Don't Guess. Test.



Isn’t rotating enough?

“Think about it this way: You would never randomly use an antibiotic to treat a suspected infection. It wastes money, it wastes therapeutic time just when speed is of the essence and it increases the risk for developing resistant pathogens. That same school of thought must now be applied to equine dewormers.”

– Frank Hurtig, DVM, MBA, director, Merial Large Animal Veterinary Services,
Forget What You’ve Been Taught. It’s Time to Rethink Rotation.

What is Parasite Resistance?

Resistance develops when the recommended dose of dewormer does not kill 100% of the parasites inhabiting an animal. This process of selection allows resistant survivors (those not killed by the dewormer) to mate with other resistant worms and subsequently pass resistant genes onto their offspring. Resistance becomes a clinical problem when there are a high number of resistant worms within the treated population leading to treatment failure and clinical disease. The rate at which modification to the parasite gene pool occurs within a given population varies depending upon a number of factors including: the frequency of exposure to a particular class of anthelmintic, the immune status of the individual horse and the size of the parasite population in refugia (the population that has never be exposed to anthelmintics).

What is a Fecal Egg Count Resistance Test (FECRT)?

Administering a dewormer does not guarantee that animal has been dewormed, therefore it is important to periodically check and see if the drug you are using is working in your horse. You do this by conducting a test before and after applying a dewormer. The time from the deworming to conducting the second test varies with each drug type but a safe timeframe is 7-10 days. More about the FECRT.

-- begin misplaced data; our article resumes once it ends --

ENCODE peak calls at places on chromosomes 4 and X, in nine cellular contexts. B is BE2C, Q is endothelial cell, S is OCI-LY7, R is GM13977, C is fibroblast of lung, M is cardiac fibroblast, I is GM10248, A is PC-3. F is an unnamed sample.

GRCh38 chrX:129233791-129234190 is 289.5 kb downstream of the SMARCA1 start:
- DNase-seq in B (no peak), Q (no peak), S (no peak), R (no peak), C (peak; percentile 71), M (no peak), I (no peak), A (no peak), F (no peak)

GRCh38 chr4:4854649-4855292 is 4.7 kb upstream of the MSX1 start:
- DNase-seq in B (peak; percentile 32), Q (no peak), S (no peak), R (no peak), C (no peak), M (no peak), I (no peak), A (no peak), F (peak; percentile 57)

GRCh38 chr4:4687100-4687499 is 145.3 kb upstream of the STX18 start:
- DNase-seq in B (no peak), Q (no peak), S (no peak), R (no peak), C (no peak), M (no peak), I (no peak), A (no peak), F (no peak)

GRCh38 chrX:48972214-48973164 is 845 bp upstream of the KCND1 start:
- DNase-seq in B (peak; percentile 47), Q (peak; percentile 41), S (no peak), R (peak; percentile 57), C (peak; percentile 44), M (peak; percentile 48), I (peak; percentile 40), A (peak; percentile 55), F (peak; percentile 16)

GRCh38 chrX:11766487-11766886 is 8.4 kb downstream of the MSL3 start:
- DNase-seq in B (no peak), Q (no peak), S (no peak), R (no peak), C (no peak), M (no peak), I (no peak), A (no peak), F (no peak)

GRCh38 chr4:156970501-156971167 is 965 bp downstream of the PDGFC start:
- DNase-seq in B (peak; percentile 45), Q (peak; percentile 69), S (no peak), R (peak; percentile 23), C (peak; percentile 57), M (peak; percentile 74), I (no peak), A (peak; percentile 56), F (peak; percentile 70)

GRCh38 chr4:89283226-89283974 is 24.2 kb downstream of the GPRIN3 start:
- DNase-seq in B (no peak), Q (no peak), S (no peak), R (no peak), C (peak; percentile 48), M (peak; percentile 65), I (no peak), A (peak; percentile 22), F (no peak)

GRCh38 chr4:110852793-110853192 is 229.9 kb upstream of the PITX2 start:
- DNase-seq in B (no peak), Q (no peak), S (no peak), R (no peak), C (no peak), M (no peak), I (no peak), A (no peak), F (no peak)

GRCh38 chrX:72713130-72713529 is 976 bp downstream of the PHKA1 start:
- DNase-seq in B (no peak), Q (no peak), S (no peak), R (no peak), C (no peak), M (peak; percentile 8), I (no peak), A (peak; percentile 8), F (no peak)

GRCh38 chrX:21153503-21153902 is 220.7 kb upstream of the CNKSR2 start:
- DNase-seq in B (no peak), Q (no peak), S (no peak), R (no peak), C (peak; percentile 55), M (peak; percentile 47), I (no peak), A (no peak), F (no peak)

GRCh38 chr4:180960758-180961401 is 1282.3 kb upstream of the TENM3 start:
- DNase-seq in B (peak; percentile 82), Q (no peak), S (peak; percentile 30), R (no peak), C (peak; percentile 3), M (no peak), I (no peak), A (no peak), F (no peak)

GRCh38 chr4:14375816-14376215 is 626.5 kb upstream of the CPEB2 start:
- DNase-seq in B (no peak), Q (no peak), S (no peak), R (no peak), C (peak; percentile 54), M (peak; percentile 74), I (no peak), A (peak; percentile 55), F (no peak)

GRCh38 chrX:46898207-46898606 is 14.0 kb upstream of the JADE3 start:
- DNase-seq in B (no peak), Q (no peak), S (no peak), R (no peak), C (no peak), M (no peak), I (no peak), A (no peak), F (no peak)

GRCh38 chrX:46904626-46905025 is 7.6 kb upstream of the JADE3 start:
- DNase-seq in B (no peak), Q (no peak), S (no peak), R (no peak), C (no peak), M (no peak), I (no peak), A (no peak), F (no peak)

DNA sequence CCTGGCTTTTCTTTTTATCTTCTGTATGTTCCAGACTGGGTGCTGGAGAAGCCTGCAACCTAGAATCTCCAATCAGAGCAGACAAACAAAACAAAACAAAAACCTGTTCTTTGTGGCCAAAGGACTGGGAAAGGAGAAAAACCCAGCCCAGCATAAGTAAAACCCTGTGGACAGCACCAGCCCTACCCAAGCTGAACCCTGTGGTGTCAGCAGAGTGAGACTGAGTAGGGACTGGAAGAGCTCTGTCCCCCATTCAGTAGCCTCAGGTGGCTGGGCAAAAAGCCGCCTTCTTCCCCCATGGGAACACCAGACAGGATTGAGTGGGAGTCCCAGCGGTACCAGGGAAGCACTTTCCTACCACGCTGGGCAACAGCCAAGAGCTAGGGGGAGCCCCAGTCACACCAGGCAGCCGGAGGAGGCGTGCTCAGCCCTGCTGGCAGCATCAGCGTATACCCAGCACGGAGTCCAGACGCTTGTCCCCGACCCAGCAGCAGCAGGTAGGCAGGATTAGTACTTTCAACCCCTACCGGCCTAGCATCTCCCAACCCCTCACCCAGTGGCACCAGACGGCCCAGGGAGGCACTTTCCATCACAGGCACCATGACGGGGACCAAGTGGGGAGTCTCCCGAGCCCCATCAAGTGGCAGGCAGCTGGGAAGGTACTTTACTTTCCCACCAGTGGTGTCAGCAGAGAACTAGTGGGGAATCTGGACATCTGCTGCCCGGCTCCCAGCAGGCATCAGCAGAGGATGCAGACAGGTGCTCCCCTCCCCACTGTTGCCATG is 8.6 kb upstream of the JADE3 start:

Don’t you need a centrifuge to conduct a proper fecal test?

We recognize that there is confusion around the sensitivity of the modified McMaster method and the need for centrifugation. In companion animals like dogs and cats a centrifuge is necessary in the testing process because the presence of one parasite egg is enough to warrant treatment.

However, grazing animals such as horses are different. It is recommended that only horses with egg counts over 250 eggs per gram be dewormed. Centrifugal flotation techniques will identify EPGs as low as one, whereas the McMaster method will identify EPGs as low as 25. This is a trivial difference when you look at the big picture.  Would you treat a horse with an egg count of 1 any differently than a horse with an egg count of 25? The leaders in equine parasitology agree that the modified McMaster method is more than sufficient since treatment is not necessary when egg counts are less than 250.

“Ironically, resistance is the direct result of the ready availability and ease of administration of dewormers.” 

– Harold C. McKenzie III, DVM, MS, Dipl. ACVIM. –  Veterinary Practice News


What about a daily dewormer?

“There’s some epidemiological evidence to suggest that widespread use of daily dewormers might be hastening the process of resistance. This means that if you think a daily dewormer is the ideal choice for a high-risk horse, it may be exactly the opposite.” Learn More.

What are we really testing for?